Archive for the ‘Compounds’ Category

The toy poodle

January 22, 2016

Yet another cartoon — and there are more in the queue.

Today’s Mother Goose and Grimm, with a cute play on the ambiguity of toy:

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butt/booty, dial/call

January 20, 2016

Yesterday’s Rhymes With Orange:

The nouns butt and booty overlap in their uses, and so do the verbs dial and call, and so do the related nouns dial and call. However… the compound nouns butt dial and booty call (also the related verbs butt dial and booty call) are both slang idioms, and they aren’t at all interchageable.

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The family that fund-raises together

January 17, 2016

From a Gail Collins column “Everything’s Relative” in the NYT on the 14th, about political candidates engaging their families in their campaigns:

Remember Jeb? He was going to run as his own man, but people on the campaign mailing list are getting requests for donations from George H.W. Bush, George W. Bush, Barbara Bush, George P. Bush and Columba Bush [Jeb’s father, brother, mother, son, and wife, respectively]. The family that fund-raises together stays together.

Collins chose to use the 2-part back-formed V (2pbfV) fund-raises rather than the phrase raises funds, and (though a fair number of people, including some language critics, are deeply hostile to 2pbfVs, as unnecessary innovations) in my opinion that was an excellent choice: fund-raises describes an activity that is more unitary, and more specific, than raises funds. There’s a distinction here that’s come up on this blog several times, and there’s also a general principle at work, a principle I’ll call Structural Tightness.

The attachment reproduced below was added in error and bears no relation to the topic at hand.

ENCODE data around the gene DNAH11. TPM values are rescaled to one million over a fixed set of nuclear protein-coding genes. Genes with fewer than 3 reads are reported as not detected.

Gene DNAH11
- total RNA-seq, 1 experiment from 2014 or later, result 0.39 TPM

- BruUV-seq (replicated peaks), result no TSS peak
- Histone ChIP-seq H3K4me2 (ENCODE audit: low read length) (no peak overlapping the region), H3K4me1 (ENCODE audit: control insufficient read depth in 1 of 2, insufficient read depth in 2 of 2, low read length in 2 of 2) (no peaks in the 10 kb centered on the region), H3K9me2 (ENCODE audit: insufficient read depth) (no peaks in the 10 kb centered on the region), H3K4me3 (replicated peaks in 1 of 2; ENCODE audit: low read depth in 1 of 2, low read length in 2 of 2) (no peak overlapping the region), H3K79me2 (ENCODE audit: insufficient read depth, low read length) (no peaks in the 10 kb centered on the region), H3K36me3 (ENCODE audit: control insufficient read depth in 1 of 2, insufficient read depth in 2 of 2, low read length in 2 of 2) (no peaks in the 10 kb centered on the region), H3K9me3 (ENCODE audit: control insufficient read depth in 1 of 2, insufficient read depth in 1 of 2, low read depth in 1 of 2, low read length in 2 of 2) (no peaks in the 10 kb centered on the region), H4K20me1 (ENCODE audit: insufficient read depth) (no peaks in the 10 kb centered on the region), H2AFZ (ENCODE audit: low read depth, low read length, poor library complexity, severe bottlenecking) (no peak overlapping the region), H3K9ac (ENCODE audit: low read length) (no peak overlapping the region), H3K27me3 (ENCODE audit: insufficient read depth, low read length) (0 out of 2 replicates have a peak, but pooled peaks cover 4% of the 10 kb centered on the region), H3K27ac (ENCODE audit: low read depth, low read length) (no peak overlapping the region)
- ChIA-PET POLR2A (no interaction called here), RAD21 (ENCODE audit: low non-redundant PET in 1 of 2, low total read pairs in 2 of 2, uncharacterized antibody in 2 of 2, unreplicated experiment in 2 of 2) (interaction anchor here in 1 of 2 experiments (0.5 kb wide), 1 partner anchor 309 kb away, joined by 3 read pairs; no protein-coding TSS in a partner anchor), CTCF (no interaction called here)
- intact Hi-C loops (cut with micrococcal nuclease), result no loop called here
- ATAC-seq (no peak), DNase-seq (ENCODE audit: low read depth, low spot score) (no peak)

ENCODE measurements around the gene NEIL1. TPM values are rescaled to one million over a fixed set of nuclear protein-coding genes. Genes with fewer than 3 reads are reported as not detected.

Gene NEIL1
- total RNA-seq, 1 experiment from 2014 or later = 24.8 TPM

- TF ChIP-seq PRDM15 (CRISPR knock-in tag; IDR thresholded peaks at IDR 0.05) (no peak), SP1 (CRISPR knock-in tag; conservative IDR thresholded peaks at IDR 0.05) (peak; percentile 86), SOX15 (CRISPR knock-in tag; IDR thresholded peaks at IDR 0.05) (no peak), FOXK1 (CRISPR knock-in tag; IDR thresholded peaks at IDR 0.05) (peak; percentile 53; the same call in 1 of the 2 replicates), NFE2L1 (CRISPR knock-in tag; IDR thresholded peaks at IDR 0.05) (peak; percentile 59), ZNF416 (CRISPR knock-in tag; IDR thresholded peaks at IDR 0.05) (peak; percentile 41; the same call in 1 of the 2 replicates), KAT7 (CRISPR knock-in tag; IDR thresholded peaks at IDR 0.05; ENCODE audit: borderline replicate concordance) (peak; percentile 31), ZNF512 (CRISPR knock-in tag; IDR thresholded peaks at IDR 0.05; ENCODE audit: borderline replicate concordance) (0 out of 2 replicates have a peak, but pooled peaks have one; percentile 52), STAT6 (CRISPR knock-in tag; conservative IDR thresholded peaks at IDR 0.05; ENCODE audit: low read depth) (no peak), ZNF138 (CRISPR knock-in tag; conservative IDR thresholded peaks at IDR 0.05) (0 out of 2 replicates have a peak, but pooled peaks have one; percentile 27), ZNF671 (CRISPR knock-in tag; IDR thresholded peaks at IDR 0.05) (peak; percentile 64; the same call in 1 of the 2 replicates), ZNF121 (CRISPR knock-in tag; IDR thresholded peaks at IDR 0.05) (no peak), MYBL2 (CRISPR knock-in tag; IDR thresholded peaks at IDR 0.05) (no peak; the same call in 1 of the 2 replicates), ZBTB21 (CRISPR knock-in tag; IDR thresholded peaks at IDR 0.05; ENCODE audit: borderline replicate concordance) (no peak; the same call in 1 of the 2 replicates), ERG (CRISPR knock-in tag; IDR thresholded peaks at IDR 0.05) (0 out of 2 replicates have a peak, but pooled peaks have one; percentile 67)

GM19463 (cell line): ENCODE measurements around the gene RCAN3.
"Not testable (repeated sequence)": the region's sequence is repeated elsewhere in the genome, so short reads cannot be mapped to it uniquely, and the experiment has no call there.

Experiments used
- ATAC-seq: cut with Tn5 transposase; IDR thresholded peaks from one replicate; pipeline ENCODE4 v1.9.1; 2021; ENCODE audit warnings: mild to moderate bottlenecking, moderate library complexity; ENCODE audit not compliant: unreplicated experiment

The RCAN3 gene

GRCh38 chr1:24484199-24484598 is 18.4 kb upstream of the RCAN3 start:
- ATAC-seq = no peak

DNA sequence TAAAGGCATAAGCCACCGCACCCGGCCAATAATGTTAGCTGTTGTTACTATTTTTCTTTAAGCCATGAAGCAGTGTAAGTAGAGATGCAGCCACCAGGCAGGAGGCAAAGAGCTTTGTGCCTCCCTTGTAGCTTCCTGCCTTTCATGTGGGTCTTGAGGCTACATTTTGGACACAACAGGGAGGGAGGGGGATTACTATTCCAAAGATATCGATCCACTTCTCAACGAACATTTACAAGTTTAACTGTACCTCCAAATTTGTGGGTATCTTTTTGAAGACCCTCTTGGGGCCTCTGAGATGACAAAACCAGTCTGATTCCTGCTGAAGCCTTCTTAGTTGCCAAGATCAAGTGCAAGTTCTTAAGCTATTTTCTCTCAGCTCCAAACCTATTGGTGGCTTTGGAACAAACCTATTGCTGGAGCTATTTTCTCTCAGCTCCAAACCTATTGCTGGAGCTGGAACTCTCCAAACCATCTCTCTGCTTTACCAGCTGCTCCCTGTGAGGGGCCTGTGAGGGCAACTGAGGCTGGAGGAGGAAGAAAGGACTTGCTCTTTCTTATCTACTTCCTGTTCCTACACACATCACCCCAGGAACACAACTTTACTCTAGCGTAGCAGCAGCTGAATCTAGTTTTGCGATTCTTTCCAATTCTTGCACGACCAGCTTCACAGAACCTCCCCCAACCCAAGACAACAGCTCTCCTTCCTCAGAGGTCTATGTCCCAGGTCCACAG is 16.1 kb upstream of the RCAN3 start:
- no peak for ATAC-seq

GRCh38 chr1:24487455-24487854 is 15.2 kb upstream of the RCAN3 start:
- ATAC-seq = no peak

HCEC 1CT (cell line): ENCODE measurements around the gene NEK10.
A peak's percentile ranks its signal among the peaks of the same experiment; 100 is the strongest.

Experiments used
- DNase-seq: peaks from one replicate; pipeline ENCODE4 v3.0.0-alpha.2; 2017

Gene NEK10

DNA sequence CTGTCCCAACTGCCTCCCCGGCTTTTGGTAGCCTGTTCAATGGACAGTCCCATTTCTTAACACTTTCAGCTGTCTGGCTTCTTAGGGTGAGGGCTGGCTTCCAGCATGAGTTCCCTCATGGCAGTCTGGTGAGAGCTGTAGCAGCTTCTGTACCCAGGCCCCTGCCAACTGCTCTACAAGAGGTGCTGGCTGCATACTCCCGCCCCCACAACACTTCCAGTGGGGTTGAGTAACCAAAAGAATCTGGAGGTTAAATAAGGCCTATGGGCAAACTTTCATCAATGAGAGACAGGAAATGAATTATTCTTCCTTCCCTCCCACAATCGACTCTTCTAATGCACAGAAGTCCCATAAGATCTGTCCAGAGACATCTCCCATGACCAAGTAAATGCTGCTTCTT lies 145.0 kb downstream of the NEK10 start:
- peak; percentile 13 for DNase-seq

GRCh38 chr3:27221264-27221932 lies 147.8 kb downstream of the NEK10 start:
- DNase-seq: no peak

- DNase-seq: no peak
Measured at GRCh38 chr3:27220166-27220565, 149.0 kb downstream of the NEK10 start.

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Penis size in the steam room

January 16, 2016

Today’s Steam Room Stories (which you can view here) circled around once again to a topic always of fascination to the young men in the steamroom: penis size. One guy confessed that he was down because his girlfriend freaked out as they were getting into serious love-making. He’d warned her that he had an infant-size penis, and she was cool with that, but then when it came time for his pants to come off, she freaked. Oh, his steamroom buddy says, that’s totally insulting, to reject a guy because he has a little penis. No, no, the first guy said, I didn’t warn her that I have a penis the size of an infant’s, but that I have a penis the size of an infant: 6 lbs. 7 oz. and 18 inches long. His buddy asks to see, and is then suitably astounded. The big reveal:

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The news for penises, issue #1 of 2016

January 5, 2016

A continuing series on this blog, with at least 9 postings before this under the heading  “The news for penises” (plus a great many other penis postings not under that heading). Four items that have come to me in the past few days: an ad for gay porn with some phonological play in it;  horse penises in Kyrgyzstan; beef whistle as a slang term for the penis; and the celebrated candiru fish of the Amazon.